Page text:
UCLA animal behavior professor Peter Nonacs describes his experiment in learning by doing: “Cheating to Learn: How a UCLA professor gamed a game theory midterm”.
So last quarter I had an intriguing thought while preparing my Game Theory lectures. Tests are really just measures of how the Education Game is proceeding. Professors test to measure their success at teaching, and students take tests in order to get a good grade. Might these goals be maximized simultaneously? What if I let the students write their own rules for the test-taking game? Allow them to do everything we would normally call cheating?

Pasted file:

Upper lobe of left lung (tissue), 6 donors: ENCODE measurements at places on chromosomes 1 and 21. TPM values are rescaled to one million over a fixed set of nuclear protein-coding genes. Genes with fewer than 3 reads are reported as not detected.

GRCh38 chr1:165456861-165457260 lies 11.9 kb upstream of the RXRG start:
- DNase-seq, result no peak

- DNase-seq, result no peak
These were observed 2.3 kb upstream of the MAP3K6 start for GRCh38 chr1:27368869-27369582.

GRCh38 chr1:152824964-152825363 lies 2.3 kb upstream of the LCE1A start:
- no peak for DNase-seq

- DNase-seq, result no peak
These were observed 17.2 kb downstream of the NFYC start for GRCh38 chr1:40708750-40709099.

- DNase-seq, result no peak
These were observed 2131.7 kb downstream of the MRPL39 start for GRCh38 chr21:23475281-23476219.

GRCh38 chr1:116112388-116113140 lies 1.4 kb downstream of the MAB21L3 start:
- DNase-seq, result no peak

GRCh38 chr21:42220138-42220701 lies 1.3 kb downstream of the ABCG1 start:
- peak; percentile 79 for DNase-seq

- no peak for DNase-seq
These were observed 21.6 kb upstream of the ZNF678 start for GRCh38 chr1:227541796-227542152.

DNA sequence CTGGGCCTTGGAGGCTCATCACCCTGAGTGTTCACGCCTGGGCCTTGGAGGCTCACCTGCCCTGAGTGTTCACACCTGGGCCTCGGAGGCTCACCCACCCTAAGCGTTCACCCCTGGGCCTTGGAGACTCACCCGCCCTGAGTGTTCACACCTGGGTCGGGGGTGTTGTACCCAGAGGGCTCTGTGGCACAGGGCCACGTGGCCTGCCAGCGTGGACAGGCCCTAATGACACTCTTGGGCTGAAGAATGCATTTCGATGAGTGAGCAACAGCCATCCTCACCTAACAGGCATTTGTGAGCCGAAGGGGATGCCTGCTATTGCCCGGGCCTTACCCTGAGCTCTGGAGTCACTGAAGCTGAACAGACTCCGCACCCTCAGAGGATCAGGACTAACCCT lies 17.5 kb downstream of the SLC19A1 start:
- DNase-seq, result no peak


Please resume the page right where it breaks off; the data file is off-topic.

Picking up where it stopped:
Naturally, nearly the entire class decided to work together.
This is what I consistently find when I do game theory experiments with my classes. Students who work hard and contribute always tolerate free riders. When I explicitly point out the apparent unfairness of the situation, students sometimes articulate frustration with free riders, but shrug their shoulders. If Nonacs thinks he has taught them something new, he should sit in more classes.